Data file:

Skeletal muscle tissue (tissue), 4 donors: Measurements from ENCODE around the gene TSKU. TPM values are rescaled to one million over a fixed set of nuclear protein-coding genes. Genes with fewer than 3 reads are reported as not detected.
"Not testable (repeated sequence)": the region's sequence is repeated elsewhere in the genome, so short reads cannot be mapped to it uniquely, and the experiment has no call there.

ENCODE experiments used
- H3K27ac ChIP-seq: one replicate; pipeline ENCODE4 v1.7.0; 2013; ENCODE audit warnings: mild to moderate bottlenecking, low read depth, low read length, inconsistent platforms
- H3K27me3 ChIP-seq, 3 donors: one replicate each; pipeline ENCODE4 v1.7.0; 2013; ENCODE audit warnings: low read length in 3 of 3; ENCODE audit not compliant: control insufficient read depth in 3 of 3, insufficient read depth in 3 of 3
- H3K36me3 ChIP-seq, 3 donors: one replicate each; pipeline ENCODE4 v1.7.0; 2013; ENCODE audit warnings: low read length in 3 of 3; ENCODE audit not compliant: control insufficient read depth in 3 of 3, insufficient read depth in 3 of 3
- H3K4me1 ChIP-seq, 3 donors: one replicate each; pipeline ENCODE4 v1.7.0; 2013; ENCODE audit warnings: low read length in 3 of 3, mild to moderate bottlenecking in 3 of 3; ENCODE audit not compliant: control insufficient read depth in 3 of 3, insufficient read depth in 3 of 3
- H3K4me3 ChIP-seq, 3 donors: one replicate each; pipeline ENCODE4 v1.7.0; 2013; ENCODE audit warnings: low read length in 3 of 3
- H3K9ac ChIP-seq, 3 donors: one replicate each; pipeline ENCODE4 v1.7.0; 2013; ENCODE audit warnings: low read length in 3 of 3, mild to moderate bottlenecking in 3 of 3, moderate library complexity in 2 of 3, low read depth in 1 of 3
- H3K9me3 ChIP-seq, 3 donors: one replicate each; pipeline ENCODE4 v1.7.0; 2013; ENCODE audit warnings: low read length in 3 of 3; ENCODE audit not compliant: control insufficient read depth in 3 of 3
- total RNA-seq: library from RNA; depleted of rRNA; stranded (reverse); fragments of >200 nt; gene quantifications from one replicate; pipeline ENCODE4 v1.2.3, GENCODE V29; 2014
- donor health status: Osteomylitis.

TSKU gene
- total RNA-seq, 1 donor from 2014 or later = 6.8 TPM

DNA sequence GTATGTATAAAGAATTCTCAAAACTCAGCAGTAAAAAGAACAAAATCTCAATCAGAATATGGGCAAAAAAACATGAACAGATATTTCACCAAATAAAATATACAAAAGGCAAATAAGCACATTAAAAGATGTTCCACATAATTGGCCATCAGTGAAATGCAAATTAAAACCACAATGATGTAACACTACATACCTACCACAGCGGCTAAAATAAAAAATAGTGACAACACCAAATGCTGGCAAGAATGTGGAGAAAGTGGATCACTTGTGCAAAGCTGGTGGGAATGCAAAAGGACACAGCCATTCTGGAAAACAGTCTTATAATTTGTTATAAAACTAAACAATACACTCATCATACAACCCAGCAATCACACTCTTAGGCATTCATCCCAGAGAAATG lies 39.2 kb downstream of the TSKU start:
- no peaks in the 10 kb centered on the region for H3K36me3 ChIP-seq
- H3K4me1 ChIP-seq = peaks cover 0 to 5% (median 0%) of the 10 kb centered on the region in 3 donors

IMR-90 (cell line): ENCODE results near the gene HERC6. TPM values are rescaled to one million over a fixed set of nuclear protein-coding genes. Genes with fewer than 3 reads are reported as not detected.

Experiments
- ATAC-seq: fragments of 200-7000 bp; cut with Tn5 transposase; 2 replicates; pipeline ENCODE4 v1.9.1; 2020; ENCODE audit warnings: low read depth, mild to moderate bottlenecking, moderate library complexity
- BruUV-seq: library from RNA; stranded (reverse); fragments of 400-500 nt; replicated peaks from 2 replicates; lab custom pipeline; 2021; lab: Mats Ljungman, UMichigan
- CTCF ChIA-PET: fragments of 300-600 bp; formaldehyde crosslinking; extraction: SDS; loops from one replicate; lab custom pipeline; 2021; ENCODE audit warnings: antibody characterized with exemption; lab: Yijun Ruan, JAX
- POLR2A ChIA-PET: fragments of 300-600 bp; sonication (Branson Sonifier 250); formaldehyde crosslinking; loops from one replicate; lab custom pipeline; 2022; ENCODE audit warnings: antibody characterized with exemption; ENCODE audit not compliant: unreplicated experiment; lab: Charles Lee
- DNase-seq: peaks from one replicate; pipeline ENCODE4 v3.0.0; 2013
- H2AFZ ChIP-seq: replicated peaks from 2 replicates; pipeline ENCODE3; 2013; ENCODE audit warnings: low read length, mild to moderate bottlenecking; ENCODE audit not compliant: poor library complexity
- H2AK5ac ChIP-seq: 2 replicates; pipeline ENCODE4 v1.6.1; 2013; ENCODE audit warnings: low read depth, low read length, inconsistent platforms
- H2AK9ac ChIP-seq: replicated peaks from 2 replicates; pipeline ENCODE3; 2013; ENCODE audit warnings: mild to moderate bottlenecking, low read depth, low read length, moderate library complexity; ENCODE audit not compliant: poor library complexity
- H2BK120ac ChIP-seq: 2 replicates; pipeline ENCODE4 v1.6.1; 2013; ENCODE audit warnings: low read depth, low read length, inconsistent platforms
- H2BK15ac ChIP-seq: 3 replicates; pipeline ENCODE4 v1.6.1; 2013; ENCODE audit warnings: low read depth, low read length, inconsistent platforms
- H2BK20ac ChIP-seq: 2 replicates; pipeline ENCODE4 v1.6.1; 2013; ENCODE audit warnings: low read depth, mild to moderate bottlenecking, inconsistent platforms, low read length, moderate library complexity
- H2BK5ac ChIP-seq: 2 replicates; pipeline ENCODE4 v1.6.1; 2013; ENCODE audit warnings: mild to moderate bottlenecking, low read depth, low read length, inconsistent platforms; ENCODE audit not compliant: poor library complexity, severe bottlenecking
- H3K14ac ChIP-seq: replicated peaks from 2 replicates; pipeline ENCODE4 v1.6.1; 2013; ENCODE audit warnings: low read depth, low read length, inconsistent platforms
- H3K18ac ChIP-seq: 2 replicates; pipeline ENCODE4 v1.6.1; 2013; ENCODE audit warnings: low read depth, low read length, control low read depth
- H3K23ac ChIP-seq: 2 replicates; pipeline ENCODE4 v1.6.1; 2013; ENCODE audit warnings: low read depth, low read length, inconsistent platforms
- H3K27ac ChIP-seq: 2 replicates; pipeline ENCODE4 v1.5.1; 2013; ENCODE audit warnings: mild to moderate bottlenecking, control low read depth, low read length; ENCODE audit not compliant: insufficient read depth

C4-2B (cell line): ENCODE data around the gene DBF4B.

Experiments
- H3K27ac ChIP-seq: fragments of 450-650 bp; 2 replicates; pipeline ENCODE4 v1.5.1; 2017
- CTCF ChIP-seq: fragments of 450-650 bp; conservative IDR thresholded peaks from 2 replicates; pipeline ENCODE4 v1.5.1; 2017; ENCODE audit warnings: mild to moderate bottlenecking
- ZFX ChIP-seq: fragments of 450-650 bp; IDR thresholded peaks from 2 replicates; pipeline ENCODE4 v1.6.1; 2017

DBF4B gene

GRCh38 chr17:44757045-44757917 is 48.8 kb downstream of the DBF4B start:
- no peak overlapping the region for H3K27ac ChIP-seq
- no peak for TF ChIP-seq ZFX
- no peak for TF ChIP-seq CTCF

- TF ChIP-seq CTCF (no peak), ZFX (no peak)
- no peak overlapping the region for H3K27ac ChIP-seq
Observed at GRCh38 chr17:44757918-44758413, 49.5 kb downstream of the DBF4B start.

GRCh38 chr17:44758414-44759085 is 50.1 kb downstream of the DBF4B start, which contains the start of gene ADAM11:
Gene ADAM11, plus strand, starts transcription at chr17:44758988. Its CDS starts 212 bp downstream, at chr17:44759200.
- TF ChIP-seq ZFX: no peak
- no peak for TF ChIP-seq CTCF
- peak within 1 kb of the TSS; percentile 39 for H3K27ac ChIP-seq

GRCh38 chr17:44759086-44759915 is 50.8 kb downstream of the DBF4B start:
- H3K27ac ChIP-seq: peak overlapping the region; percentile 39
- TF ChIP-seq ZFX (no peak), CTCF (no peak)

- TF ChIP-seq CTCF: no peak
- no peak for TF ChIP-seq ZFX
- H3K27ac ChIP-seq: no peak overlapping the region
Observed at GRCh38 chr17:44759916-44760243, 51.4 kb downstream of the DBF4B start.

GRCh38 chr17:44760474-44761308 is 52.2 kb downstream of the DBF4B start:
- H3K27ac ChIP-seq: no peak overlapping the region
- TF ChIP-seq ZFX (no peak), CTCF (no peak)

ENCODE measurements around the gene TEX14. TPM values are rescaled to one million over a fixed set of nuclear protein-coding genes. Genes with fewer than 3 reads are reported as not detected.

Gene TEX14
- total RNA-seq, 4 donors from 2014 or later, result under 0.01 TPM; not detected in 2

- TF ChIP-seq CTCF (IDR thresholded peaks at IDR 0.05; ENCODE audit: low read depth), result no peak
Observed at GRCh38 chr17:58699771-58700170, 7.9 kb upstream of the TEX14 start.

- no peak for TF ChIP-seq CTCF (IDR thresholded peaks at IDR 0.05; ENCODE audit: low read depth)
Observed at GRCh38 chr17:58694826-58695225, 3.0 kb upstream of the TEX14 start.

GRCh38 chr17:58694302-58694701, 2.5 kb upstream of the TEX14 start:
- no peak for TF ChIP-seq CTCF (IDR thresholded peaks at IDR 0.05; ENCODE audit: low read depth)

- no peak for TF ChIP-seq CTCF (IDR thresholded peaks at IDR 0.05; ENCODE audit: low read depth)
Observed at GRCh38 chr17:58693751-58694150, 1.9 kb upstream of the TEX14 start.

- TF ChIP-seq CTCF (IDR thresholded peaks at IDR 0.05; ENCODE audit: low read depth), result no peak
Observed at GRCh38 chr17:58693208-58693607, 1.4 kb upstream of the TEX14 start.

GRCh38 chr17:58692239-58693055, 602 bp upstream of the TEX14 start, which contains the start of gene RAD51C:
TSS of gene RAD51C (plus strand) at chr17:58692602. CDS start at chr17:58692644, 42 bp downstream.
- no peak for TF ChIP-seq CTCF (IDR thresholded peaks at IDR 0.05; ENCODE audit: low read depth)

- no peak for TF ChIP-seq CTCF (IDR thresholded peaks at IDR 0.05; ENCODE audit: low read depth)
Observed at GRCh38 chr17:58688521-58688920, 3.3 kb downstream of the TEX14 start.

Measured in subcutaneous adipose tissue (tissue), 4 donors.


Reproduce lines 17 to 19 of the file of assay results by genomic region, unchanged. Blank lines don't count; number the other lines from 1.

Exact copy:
- H3K4me1 ChIP-seq = peaks cover 0 to 5% (median 0%) of the 10 kb centered on the region in 3 donors

IMR-90 (cell line): ENCODE results near the gene HERC6. TPM values are rescaled to one million over a fixed set of nuclear protein-coding genes. Genes with fewer than 3 reads are reported as not detected.

Experiments